A Few Bad Apples Threaten The Prize Merchandiser’s Future

Posted On: 1/6/2020

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Throughout their history, coin-operated amusements have been the targets of sensationalist reporting that often has failed to recognize the difference between amusement-only and skill games, on the one hand, and gambling devices on the other. As the postwar coin-op game industry evolved, it became effective in describing the differences, and we saw a steady rollback of blanket ordinances that had included  the prohibition of pinball machines by New York City, and of prize cranes in many jurisdictions.

Another challenge has been the persistent tendency of the media, and some politicians, to react to every mass shooting by blaming it on “violent videogames.” This dates back four decades, to a time when the increasing popularity of videogames led to their replacing violent television programs and violent comic books as suspects in the perceived increase in bad behavior by kids. But the most recent upsurge in these allegations gained no traction. Repeated studies have shown that videogames really can’t be linked to outbreaks of violence, and the word seems finally to have gotten out. Our trade associations have done a good job of emphasizing the facts, and of implementing age-appropriate rating systems similar to the motion picture industry’s. This willingness to understand and respond to critics’ concerns has gotten good results.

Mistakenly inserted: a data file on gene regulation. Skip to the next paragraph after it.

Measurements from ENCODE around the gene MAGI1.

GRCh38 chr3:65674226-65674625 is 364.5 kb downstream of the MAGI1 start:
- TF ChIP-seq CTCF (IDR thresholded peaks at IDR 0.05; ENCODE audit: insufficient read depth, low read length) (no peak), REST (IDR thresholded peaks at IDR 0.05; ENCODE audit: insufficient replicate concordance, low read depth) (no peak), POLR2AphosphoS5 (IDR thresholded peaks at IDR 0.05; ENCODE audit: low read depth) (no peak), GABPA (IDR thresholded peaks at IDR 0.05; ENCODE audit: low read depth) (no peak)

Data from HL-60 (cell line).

What I find troubling at present is a persistent and widespread push to regulate cranes and other prize merchandisers by limiting the maximum allowable value of the prizes they offer. This has taken place in a number of states, and it doesn’t appear to be tapering off.

I think that what inspires these laws is a popular belief that “you can’t win at a crane,” and “Nobody ever wins.” When people tell me that, I reply that we go through a million dollars’ worth of prize inventory every year, so somebody’swinning! Obviously, players have to win sometimes or they won’t keep playing. But we need to understand what causes that perception.

Cranes – I knew them as “diggers,” many years ago –have been around forever, mostly on boardwalks in seaside resort areas. The early ones date back to the early 20th Century; they usually consisted of a toy power shovel in a glass enclosure, with controls that allowed the player to rotate the cab, lower the boom and close the bucket. They became associated in the public mind with unsavory baiting practices. Unfortunately, there was some reason for this, and it resulted in those bans I mentioned. The modern claw games entered the U.S. market about four decades ago, and they’ve become commonplace.

To run today’s prize merchandisers successfully, operators need to understand the importance of studying their market areas and the sdemographics of each location. The goal is to adjust the value of the merchandise and the hit frequency to match the amount that the typical patron is willing to spend. And in locations with substantial repeat traffic, players will talk to one another and develop a sense of what to expect from the games. In public sites, players often are transient and don’t communicate.